Originally from Florida, Linzy began feeling to urge to move back closer to family in the Southeast. After returning to Portland from a road trip, she decided that as long as her car was already packed, she might as well “just keep going.” This journey ultimately landed her in Asheville– a spot “as far south as I wanna go.”
Since Linzy joined the team, Mount Inspiration has been increasingly moving its screen printing in-house. Today’s project: install the screen printing press on a new, sturdy wood table, replacing the previous plastic folding table. “This is going to change my life when we get this in here,” exclaims Tressa as the table is assembled and moved into the studio.
With so much on his plate, one might be concerned about burnout. Prater says it’s not a worry. “Of course I want to get back to waking up, doing designs, going on a run, working on prospects, doing social media, and working events,” says Prater, comparing his early days to his now-nonstop pace. But ultimately, he’s doing what he loves: introducing people to a new brand and “telling a story that resonates.” “The number one lesson is that it’s just gonna take time. If I stay focused on that, burnout is not really an option.”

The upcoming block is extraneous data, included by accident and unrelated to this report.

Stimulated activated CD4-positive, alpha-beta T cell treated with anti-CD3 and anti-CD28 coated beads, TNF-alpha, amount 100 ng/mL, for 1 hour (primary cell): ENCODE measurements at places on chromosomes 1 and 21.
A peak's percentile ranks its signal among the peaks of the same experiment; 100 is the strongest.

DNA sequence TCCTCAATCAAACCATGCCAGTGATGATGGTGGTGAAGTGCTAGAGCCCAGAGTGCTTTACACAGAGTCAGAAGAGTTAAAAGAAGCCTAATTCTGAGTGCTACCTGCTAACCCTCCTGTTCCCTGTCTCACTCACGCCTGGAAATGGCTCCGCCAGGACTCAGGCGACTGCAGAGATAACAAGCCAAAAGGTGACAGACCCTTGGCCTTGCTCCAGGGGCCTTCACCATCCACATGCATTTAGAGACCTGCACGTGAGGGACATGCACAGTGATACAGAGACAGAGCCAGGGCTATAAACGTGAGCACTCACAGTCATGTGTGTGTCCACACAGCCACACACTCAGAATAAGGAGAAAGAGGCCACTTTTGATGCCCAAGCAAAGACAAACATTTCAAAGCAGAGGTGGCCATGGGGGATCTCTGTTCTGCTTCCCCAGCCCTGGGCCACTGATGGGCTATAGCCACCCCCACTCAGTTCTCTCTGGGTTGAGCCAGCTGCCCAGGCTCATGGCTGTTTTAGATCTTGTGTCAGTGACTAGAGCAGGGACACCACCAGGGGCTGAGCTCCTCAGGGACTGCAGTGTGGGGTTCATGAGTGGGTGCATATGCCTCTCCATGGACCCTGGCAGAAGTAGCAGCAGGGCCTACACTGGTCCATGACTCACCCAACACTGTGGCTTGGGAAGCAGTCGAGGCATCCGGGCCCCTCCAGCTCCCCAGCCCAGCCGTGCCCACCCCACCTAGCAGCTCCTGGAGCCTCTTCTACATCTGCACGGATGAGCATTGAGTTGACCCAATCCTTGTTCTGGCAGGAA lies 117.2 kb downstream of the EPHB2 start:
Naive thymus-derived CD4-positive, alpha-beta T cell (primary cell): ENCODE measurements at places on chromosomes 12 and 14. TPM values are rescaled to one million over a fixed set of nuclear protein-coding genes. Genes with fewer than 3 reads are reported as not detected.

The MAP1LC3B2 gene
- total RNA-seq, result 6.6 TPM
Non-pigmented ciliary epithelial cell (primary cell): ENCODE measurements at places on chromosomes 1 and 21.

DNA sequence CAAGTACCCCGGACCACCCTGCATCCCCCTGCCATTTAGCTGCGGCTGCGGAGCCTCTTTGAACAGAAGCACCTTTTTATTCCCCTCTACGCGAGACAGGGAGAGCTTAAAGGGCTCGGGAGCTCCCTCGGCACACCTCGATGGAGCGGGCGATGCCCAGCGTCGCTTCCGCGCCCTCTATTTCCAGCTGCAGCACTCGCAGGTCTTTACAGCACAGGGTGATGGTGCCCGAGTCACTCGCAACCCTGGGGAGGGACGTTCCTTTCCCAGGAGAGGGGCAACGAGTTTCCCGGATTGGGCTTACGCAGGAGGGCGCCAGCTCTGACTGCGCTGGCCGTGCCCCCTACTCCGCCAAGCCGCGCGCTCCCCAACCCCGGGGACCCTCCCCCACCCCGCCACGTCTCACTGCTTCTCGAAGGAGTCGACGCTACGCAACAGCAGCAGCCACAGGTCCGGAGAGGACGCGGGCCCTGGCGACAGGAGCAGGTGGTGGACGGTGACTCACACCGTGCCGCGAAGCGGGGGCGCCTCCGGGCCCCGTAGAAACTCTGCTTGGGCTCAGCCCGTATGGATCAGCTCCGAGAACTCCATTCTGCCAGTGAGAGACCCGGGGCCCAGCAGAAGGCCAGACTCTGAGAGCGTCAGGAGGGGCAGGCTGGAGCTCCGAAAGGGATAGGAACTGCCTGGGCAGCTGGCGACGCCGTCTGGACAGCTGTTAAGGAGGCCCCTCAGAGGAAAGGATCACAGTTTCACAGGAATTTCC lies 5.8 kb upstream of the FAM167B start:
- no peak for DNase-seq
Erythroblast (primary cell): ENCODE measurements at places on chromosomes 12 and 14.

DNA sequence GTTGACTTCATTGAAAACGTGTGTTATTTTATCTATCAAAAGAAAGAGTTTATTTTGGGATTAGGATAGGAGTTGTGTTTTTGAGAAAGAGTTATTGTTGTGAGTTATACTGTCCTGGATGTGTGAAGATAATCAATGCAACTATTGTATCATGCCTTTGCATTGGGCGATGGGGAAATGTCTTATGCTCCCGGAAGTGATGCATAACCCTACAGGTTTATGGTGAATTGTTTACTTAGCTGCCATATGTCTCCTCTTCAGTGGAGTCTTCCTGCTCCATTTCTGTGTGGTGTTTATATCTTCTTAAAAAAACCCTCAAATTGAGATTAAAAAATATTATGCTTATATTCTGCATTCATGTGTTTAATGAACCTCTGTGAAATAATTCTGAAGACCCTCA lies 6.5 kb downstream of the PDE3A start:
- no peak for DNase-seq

“Again, it’s the universe,” he says. During Mount Inspiration’s infancy, Prater was working two different jobs as a waiter to make ends meet. “Now, I’m only working [as a waiter] one night a week and I have two employees.” So is he there yet? No. . . But he’s that many steps closer to living his dream. And that’s inspiration for all of us.